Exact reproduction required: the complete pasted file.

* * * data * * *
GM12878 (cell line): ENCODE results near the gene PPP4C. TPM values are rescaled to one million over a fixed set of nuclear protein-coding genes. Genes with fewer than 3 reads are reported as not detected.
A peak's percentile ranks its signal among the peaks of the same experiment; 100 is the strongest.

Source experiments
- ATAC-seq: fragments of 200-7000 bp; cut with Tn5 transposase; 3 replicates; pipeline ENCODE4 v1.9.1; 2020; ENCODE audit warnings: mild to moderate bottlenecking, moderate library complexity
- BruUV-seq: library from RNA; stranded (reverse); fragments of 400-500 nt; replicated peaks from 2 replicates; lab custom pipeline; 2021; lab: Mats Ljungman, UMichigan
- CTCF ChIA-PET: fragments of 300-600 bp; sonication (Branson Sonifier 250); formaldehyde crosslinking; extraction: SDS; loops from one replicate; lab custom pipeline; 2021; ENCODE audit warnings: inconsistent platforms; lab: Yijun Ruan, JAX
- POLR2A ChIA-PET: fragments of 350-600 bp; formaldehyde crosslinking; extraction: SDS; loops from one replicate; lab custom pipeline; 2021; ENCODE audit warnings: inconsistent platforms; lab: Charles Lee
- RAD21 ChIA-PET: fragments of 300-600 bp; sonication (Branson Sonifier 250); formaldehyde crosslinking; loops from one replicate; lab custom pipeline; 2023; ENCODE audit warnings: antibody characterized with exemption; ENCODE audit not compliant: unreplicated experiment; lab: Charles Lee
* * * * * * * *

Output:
GM12878 (cell line): ENCODE results near the gene PPP4C. TPM values are rescaled to one million over a fixed set of nuclear protein-coding genes. Genes with fewer than 3 reads are reported as not detected.
A peak's percentile ranks its signal among the peaks of the same experiment; 100 is the strongest.

Source experiments
- ATAC-seq: fragments of 200-7000 bp; cut with Tn5 transposase; 3 replicates; pipeline ENCODE4 v1.9.1; 2020; ENCODE audit warnings: mild to moderate bottlenecking, moderate library complexity
- BruUV-seq: library from RNA; stranded (reverse); fragments of 400-500 nt; replicated peaks from 2 replicates; lab custom pipeline; 2021; lab: Mats Ljungman, UMichigan
- CTCF ChIA-PET: fragments of 300-600 bp; sonication (Branson Sonifier 250); formaldehyde crosslinking; extraction: SDS; loops from one replicate; lab custom pipeline; 2021; ENCODE audit warnings: inconsistent platforms; lab: Yijun Ruan, JAX
- POLR2A ChIA-PET: fragments of 350-600 bp; formaldehyde crosslinking; extraction: SDS; loops from one replicate; lab custom pipeline; 2021; ENCODE audit warnings: inconsistent platforms; lab: Charles Lee
- RAD21 ChIA-PET: fragments of 300-600 bp; sonication (Branson Sonifier 250); formaldehyde crosslinking; loops from one replicate; lab custom pipeline; 2023; ENCODE audit warnings: antibody characterized with exemption; ENCODE audit not compliant: unreplicated experiment; lab: Charles Lee